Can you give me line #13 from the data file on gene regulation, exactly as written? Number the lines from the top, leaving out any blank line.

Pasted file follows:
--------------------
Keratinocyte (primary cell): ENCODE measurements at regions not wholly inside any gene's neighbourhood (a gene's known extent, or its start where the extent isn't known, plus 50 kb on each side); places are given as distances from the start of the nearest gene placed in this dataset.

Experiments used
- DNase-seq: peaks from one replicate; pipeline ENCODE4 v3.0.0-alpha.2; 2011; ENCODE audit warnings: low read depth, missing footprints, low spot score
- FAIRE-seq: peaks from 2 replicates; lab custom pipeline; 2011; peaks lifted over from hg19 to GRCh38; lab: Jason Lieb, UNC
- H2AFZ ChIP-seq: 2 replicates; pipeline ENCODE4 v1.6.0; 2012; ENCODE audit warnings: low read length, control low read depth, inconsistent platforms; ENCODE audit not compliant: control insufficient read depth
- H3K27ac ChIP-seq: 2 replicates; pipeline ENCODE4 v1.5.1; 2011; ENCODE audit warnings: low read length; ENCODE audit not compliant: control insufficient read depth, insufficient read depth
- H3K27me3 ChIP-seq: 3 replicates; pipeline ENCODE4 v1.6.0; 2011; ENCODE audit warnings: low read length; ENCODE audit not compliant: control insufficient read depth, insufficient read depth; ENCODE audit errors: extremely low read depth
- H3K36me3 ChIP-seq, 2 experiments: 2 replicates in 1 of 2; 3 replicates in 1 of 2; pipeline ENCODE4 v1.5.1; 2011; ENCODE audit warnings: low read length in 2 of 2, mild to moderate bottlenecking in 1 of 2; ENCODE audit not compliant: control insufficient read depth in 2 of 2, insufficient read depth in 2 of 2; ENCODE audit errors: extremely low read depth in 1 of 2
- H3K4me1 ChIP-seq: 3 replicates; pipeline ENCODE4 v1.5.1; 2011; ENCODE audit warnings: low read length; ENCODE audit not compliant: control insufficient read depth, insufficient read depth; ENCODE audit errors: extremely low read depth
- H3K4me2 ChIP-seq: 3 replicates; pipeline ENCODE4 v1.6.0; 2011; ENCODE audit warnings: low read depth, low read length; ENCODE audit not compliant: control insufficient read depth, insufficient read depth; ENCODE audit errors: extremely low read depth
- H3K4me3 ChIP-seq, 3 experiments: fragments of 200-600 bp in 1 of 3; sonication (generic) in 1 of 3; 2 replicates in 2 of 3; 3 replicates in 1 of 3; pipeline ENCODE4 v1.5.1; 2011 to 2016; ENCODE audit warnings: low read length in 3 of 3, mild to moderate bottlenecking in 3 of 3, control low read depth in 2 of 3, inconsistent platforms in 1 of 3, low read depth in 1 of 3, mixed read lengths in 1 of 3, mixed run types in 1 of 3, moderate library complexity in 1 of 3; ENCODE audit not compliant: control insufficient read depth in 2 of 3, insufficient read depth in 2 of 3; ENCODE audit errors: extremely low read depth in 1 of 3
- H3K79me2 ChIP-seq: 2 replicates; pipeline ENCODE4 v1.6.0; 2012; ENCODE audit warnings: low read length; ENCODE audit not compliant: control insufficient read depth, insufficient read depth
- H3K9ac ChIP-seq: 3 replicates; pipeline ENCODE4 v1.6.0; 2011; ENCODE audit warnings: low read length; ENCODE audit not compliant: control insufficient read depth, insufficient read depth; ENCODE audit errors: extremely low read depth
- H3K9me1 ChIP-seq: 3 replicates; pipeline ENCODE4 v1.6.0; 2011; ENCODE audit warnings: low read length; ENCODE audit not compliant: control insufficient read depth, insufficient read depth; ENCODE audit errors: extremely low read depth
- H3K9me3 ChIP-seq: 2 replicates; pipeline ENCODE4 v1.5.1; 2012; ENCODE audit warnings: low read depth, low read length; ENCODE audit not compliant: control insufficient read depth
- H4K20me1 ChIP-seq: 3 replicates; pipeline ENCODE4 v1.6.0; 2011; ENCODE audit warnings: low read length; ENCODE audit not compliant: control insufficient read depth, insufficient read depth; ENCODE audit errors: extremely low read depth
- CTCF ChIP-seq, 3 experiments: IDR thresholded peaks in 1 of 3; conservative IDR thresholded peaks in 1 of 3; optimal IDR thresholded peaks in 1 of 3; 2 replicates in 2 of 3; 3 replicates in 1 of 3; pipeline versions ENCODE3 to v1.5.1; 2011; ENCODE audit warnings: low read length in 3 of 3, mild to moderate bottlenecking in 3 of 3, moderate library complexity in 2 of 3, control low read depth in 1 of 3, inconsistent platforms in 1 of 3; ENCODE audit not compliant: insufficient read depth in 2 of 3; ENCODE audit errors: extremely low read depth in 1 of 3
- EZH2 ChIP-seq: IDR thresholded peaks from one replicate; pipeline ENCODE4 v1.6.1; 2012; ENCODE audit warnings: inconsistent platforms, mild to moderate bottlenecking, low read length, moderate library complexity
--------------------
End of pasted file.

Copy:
- H3K9ac ChIP-seq: 3 replicates; pipeline ENCODE4 v1.6.0; 2011; ENCODE audit warnings: low read length; ENCODE audit not compliant: control insufficient read depth, insufficient read depth; ENCODE audit errors: extremely low read depth